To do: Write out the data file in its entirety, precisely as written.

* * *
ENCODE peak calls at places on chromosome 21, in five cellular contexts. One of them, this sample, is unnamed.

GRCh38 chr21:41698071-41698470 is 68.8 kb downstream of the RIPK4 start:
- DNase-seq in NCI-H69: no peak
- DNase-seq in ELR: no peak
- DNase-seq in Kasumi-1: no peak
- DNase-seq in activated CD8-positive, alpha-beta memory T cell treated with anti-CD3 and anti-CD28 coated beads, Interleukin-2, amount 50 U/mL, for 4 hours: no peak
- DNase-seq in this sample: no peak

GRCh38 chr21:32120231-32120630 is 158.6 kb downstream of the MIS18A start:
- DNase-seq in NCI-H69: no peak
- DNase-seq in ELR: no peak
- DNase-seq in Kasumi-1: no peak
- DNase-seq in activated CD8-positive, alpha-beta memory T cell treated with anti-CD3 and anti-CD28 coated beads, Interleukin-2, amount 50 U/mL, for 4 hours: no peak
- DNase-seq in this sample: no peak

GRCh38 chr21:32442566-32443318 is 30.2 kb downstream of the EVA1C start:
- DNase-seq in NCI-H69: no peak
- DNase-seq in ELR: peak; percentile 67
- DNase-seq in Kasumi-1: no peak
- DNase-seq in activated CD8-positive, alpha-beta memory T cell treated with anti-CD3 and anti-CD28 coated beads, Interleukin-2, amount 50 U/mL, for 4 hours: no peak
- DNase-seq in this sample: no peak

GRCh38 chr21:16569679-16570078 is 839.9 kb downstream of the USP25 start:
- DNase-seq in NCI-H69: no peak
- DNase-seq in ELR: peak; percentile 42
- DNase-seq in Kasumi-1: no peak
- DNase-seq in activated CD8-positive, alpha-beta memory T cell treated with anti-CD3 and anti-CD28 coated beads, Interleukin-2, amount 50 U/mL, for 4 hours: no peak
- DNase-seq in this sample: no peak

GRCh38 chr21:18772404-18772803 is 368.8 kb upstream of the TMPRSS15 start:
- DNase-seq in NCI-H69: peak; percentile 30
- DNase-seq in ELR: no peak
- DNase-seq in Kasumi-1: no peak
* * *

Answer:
ENCODE peak calls at places on chromosome 21, in five cellular contexts. One of them, this sample, is unnamed.

GRCh38 chr21:41698071-41698470 is 68.8 kb downstream of the RIPK4 start:
- DNase-seq in NCI-H69: no peak
- DNase-seq in ELR: no peak
- DNase-seq in Kasumi-1: no peak
- DNase-seq in activated CD8-positive, alpha-beta memory T cell treated with anti-CD3 and anti-CD28 coated beads, Interleukin-2, amount 50 U/mL, for 4 hours: no peak
- DNase-seq in this sample: no peak

GRCh38 chr21:32120231-32120630 is 158.6 kb downstream of the MIS18A start:
- DNase-seq in NCI-H69: no peak
- DNase-seq in ELR: no peak
- DNase-seq in Kasumi-1: no peak
- DNase-seq in activated CD8-positive, alpha-beta memory T cell treated with anti-CD3 and anti-CD28 coated beads, Interleukin-2, amount 50 U/mL, for 4 hours: no peak
- DNase-seq in this sample: no peak

GRCh38 chr21:32442566-32443318 is 30.2 kb downstream of the EVA1C start:
- DNase-seq in NCI-H69: no peak
- DNase-seq in ELR: peak; percentile 67
- DNase-seq in Kasumi-1: no peak
- DNase-seq in activated CD8-positive, alpha-beta memory T cell treated with anti-CD3 and anti-CD28 coated beads, Interleukin-2, amount 50 U/mL, for 4 hours: no peak
- DNase-seq in this sample: no peak

GRCh38 chr21:16569679-16570078 is 839.9 kb downstream of the USP25 start:
- DNase-seq in NCI-H69: no peak
- DNase-seq in ELR: peak; percentile 42
- DNase-seq in Kasumi-1: no peak
- DNase-seq in activated CD8-positive, alpha-beta memory T cell treated with anti-CD3 and anti-CD28 coated beads, Interleukin-2, amount 50 U/mL, for 4 hours: no peak
- DNase-seq in this sample: no peak

GRCh38 chr21:18772404-18772803 is 368.8 kb upstream of the TMPRSS15 start:
- DNase-seq in NCI-H69: peak; percentile 30
- DNase-seq in ELR: no peak
- DNase-seq in Kasumi-1: no peak